Content management systems evolution
Wednesday, November 25, 2020
A chat about content management systems evolution with Omavi Walker, Senior Software Engineer at Brightspot. We take a closer look at the CMS today, and dive into what developers should be aware of as we look to the future of content overload.
Recently, Perfect Sense, a product company with professional services founded 12 years ago, officially rebranded its company as Brightspot, the name of the flagship Content Business Platform.
Brightspot is emerging at a time when greater demand is requiring every business to become a content business. The Brightspot Content Business Platform was designed to replace traditional content management systems (CMS) that have been widely perceived as insufficient to fully enable and power the digital transformation needs of the modern enterprise.
We say with Omavi Walker, who is a Senior Software Engineer at Brightspot, to chat about the evolution of content marketing systems and the benefits of a headless CMS vs. decoupled. Reimagining content strategy and what it means for developers, plus how to adapt to the new normal and stay competitive with content overload.
ADM: What has content management systems evolution looked like? Where does it stand today?
Walker: A decade ago, the most common content management system (CMS) architecture was what is referred to as “coupled.” Put simply, the back end of a CMS (where data is input) was housed together with the front end (where data is presented) like a website. Coupled CMS architecture is still around today, but its dominance began to dwindle in the early 2010s as consumers started readily adopting smart devices, which competed with traditional websites when it came to how content was consumed. Content businesses needed to reach their audiences through these new channels, and a coupled CMS couldn’t offer the flexibility they needed since these new channels were often not traditional websites. To remain viable, a new breed of CMS was invented—the decoupled CMS—that separated the back end and front end and introduced an API in between. The API’s job was to take data from the back end (where content creators draft content) and send it to be presented in various front ends or channels where that content can be consumed by the end user. Then, in 2015, GraphQL, a public API specification, was developed, which has become a popular way to express the structure of data in a headless CMS, a subset of decoupled CMS architecture that does not have any fixed front end.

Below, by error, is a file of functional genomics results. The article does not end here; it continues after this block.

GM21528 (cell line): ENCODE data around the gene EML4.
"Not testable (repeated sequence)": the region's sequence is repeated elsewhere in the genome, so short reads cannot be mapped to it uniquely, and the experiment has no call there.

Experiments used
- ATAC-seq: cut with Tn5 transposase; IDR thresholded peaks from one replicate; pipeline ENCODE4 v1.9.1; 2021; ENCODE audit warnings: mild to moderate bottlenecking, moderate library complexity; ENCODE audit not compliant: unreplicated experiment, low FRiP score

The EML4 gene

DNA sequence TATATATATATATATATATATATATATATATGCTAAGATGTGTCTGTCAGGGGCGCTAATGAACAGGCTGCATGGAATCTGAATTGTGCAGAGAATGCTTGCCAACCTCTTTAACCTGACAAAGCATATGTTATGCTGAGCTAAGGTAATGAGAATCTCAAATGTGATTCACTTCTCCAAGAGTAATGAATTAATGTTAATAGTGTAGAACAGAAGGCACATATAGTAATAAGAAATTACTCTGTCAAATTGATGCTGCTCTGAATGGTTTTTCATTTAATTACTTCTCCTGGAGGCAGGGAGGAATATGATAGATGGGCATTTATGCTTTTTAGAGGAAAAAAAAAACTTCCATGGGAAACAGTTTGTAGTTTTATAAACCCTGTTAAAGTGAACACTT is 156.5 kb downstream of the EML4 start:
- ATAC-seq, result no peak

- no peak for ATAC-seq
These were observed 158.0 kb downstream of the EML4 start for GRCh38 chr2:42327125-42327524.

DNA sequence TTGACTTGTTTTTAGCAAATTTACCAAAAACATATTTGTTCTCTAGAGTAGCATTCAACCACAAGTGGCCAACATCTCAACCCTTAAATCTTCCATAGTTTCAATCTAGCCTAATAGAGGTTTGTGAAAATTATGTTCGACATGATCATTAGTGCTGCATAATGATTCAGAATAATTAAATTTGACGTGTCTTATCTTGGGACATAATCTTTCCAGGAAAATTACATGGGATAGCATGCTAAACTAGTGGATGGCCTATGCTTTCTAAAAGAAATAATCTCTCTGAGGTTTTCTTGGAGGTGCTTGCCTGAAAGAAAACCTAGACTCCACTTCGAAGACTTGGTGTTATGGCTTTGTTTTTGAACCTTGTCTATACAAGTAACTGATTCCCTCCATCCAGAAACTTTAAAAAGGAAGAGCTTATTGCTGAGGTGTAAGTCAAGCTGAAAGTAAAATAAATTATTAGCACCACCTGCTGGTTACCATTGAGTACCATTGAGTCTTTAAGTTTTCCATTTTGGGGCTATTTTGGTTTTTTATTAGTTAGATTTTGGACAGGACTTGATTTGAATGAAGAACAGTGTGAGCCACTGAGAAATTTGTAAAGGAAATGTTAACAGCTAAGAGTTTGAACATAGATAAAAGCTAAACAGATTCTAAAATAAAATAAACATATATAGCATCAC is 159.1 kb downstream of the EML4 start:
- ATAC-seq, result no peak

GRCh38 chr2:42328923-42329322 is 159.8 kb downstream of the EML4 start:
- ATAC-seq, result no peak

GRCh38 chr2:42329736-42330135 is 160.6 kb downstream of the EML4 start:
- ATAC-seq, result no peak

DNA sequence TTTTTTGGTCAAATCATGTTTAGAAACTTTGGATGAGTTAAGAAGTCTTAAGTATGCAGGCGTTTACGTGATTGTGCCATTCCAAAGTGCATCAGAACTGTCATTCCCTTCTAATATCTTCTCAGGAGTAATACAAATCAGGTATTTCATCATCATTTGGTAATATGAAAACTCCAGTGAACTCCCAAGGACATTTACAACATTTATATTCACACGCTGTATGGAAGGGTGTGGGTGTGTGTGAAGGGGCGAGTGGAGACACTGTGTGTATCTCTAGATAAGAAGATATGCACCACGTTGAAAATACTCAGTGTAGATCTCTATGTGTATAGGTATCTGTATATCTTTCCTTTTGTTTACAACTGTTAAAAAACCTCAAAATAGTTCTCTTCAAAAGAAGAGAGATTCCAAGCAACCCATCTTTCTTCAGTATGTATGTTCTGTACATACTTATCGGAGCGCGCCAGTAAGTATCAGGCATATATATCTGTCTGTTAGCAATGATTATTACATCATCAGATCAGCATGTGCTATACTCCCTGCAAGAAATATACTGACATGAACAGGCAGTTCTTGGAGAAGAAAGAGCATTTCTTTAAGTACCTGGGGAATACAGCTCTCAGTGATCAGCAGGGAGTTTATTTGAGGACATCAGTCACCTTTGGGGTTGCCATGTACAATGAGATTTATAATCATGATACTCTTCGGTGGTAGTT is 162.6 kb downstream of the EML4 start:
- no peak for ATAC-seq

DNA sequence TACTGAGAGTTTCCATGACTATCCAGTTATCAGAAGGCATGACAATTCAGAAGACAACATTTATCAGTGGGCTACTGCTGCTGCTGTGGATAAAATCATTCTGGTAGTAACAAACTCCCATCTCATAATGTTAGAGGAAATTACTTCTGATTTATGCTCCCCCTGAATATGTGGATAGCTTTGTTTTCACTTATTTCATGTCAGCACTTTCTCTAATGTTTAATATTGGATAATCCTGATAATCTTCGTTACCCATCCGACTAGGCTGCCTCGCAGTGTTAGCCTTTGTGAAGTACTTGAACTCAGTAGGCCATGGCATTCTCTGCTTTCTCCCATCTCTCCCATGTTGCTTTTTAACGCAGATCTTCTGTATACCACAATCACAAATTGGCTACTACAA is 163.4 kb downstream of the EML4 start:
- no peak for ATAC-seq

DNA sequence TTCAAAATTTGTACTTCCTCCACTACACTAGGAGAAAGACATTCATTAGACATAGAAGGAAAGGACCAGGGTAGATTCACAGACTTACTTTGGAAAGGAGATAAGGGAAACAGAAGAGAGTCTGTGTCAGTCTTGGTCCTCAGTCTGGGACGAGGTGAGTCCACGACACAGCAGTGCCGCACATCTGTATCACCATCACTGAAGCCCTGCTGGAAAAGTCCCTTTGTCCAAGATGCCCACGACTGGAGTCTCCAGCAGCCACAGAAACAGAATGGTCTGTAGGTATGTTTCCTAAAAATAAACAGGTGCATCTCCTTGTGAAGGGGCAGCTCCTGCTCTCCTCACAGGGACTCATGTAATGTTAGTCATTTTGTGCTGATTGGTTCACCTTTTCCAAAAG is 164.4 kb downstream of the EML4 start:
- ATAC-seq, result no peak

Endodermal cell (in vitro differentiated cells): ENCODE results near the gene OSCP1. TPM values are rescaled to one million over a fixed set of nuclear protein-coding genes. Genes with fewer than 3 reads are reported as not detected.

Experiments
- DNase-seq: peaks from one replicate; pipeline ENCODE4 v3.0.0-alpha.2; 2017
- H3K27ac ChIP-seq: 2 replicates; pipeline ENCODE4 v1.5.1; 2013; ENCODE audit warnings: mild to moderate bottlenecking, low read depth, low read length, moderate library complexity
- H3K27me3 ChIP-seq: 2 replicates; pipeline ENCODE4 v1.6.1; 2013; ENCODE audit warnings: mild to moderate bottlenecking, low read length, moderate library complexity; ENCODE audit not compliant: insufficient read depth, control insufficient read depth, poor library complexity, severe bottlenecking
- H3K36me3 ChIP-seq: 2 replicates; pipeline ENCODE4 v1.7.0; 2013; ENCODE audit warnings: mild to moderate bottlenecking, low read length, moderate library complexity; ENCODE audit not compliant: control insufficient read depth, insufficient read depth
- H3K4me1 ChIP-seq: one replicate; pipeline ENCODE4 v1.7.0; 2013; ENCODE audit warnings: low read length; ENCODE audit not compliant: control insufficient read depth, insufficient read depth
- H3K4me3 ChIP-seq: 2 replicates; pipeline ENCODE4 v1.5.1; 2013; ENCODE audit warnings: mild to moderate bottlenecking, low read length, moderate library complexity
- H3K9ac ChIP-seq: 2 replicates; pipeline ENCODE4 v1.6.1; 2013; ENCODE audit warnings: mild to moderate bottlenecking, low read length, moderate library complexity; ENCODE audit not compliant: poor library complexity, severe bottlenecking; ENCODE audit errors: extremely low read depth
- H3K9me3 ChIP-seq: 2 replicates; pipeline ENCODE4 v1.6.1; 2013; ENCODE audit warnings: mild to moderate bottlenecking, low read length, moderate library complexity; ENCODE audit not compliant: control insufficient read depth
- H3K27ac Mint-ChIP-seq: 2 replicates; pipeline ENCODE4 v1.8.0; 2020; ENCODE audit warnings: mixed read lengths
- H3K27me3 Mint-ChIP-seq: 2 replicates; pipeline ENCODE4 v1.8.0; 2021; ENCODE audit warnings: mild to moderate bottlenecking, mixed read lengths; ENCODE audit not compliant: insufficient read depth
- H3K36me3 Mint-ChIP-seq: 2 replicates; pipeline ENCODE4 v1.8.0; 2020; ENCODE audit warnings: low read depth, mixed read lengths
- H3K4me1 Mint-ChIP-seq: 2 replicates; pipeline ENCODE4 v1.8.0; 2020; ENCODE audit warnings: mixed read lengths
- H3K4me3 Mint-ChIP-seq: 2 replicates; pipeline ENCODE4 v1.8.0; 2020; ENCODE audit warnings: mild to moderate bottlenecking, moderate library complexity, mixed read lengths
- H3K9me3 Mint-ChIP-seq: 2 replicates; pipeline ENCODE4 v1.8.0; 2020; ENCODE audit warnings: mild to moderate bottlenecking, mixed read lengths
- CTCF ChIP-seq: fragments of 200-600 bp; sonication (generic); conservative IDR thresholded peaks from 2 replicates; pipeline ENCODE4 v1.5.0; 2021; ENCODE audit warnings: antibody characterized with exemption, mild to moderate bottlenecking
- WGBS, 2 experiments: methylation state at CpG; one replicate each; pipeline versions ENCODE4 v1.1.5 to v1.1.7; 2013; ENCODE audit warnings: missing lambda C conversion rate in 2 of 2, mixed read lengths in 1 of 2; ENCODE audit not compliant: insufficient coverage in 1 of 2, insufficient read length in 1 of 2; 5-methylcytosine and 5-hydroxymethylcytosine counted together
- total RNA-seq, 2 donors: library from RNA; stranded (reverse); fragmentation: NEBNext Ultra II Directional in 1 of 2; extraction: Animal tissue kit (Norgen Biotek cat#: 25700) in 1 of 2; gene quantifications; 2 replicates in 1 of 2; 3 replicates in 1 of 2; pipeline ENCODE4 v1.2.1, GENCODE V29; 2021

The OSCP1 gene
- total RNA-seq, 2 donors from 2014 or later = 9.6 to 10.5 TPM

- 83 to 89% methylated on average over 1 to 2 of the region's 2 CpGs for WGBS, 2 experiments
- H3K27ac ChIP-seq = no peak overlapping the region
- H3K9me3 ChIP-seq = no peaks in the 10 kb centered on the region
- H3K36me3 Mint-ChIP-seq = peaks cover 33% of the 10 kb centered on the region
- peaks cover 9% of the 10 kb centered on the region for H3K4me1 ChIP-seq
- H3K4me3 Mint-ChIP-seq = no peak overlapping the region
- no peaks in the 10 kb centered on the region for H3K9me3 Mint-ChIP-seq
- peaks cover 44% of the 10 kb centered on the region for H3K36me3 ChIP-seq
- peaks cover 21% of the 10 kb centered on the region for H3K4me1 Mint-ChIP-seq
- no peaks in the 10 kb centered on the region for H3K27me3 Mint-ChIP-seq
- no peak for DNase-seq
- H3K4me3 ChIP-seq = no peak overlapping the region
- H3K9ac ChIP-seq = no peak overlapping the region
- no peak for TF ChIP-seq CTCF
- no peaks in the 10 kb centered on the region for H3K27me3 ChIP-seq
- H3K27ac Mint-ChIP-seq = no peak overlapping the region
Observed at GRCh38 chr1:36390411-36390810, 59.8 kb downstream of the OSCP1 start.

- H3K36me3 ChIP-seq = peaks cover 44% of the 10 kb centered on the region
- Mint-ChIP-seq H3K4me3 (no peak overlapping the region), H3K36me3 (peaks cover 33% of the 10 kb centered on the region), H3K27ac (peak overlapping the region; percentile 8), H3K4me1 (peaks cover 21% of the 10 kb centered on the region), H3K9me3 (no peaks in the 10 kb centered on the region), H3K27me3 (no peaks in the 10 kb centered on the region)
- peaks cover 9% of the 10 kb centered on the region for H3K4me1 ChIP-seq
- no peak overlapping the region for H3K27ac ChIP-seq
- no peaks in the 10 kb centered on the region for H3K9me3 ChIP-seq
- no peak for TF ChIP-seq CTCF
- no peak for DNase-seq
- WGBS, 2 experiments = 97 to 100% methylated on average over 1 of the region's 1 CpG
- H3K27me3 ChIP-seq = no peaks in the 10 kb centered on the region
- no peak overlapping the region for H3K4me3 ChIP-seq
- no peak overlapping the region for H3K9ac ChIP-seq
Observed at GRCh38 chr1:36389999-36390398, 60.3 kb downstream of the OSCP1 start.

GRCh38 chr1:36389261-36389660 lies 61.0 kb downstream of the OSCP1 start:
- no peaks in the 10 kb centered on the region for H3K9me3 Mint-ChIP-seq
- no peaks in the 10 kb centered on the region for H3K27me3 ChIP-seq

ADM: What are the benefits of a headless CMS vs. a decoupled CMS?
Walker: Both decoupled and headless CMS architectures have pros and cons. Both options give organizations more flexibility than a traditional coupled CMS, but whether an organization chooses one over the other depends entirely on their specific use cases.
- A headless CMS is simply a back-end interface and an API to help transport data to a front end, and it offers the greatest flexibility to publish on different platforms, including future channels. Headless CMS architecture also allows back-end developers and front-end developers to easily work in parallel on separate code. Front-end developers have significant freedom with a headless CMS when it comes to picking technologies to power their user interfaces; however, headless CMS architecture comes with a heavier reliance on developers and often removes the ability for editorial teams to preview their content since there is no fixed front end on which to view such a preview.
- A decoupled CMS is similar to a headless CMS in that it gives organizations more flexibility in pushing content to various front ends; however, unlike a headless CMS, a decoupled CMS actually provides the tools, templates and other rendering options that your organization will need to build out a site (like preview capabilities, for example); therefore, a decoupled CMS gives some power back to editorial teams, who will want to be able to control how their content appears as much as possible.
ADM: Do companies need to have a developer to implement a headless CMS? What key skills and competencies do developers need to successfully implement and use a headless CMS?
Walker: A developer is certainly required to implement the front-end side, as they will be responsible for consuming the APIs and building your front end on whichever downstream channels you need. On the back end, a good CMS will offer APIs for common editorial content types out of the box; however, any additional business logic or customization will also require a developer. In the case that a developer is needed, a strong understanding of general development practices and concepts will ensure their success. For Brightspot, we require our developers to have Java experience as well experience with GraphQL, which has become a standard in headless CMS architecture that all developers should be familiar with as it continues to grow in popularity.
ADM: What are the reasons companies are leaning into headless CMS architecture?